• Extreme overeating or bingeing (bulimia or binge eating disorder)
  • Extreme obsession and dissatisfaction with weight, body shape and image
  • Increased isolation or moodiness
  • Low self-esteem and self-worth

Many individuals suffering with eating disorders also have what is called "dual-diagnosis." This means in addition to their eating disorder they may also be suffering from:

  • Depression
  • Drug, alcohol or other chemical addictions
  • Self-harm rituals
  • Anxiety disorders
  • Obsessive Compulsive Disorder (OCD)
  • Other psychological conditions

While many individuals get help for their alcohol or substance abuse, the eating disorder goes untreated. Rehab and sober living facilities don't always have experience dealing with these issues. So while the individual maintains a "sober" lifestyle, their eating disorder often spirals out of control. Chaos continues in their lives because all of their issues related to low self-esteem and the chemical imbalances caused by their extreme eating habits have not been addressed.

Although eating disorders are much more widely known and written about now than they were 20 years ago it's still a "taboo" topic. People are uncomfortable discussing it and don't know what to say. In addition to not fully understanding the causes and symptoms, many misconceptions exist. Often girls with eating disorders are told they should "just eat", or go to a 12 step program. It's not that simple. Eating disorders are complex. Some individuals are in and out of treatment repeatedly.

Education is critical to bring awareness to this epidemic. Just as many teens don't understand the addictiveness of "smoking a few cigarettes" and college students miss the link between alcohol addiction and binge drinking. Many young girls (and boys) who begin skipping meals, controlling their food intake or bingeing often don't realize this behavior can ultimately lead to their death. And while many high school and college campuses are required to bring awareness to drug and alcohol abuse, eating disorders too often are left unaddressed. Because it's a "psychological thing" and its hard to talk about.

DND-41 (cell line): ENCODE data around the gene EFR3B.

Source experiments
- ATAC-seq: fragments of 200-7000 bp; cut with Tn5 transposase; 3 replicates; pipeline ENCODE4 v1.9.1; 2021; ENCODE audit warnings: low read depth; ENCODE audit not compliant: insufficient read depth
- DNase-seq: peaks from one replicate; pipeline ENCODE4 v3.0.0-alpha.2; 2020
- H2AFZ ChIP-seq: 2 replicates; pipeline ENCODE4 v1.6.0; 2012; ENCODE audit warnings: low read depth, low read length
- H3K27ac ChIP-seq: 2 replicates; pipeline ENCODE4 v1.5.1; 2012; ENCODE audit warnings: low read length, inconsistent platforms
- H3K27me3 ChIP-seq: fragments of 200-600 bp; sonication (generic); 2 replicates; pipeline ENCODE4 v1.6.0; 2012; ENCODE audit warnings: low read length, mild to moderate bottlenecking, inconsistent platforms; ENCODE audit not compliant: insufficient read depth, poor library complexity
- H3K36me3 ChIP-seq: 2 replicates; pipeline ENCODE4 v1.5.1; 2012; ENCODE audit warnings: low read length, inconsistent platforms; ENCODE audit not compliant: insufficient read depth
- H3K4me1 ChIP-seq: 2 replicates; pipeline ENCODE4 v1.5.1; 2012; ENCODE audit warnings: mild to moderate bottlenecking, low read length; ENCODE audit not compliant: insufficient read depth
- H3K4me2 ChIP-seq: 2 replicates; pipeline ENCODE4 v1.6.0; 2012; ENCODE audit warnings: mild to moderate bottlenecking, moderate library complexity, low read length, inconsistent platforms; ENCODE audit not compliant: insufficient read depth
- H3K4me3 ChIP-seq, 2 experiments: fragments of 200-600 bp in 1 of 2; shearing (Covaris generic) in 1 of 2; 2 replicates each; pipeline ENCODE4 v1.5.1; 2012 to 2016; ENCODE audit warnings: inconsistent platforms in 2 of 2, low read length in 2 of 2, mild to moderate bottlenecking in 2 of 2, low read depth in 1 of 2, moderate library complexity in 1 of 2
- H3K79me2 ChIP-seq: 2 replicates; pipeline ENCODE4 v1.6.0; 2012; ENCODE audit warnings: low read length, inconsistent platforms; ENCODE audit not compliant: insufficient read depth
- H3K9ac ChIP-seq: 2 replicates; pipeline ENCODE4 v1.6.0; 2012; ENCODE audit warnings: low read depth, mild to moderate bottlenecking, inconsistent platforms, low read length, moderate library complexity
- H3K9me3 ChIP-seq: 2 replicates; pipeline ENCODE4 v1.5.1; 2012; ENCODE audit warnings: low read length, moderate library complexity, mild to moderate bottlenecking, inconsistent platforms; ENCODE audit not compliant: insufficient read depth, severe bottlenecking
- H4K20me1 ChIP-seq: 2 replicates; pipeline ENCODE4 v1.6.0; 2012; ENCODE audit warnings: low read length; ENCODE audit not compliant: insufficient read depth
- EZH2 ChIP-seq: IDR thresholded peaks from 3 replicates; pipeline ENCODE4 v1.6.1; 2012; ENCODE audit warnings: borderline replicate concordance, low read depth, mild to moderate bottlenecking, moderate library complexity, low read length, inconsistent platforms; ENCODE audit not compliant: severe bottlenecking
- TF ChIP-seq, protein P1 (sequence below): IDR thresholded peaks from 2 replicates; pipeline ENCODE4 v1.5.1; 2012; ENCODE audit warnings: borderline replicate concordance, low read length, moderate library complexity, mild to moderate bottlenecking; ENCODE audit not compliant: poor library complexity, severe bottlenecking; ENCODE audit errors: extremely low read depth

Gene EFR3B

It's time to get past the whispers of this topic. Parents, college, high school and middle school students need to be educated. Here are a few disturbing facts:

  • Eating disorders have the highest death rate of any psychiatric diagnosis
  • 77% of young girls surveyed would trade their body for that of a celebrity
  • 81% of 10 year olds are afraid of being fat
  • 90% of high school girls diet regularly when only 10-15% are overweight
  • 85% of eating disorders start between the ages of 13-20
  • Up to 30% of college students have eating disorders
  • 75% of women admit to having an unhealthy relationship to food aka disordered eating
  • 10% of people with anorexia die
  • Eating disorders are being diagnosed in children as young as 7 years old
  • Over 7 million women and 1 million men and children suffer from eating disorders. But how many are suffering that still haven't told anyone because it's so taboo?

Be informed - save a life!

For more information, please visit my website: Lori-Hanson.com

In peace, balance and health!

Want to win a free copy of the MP3 version of "It Started With Pop-Tarts...An Alternative Approach to Winning the Battle of Bulimia?" Click here for details: http://lori-hanson.com/index.php?page_id=324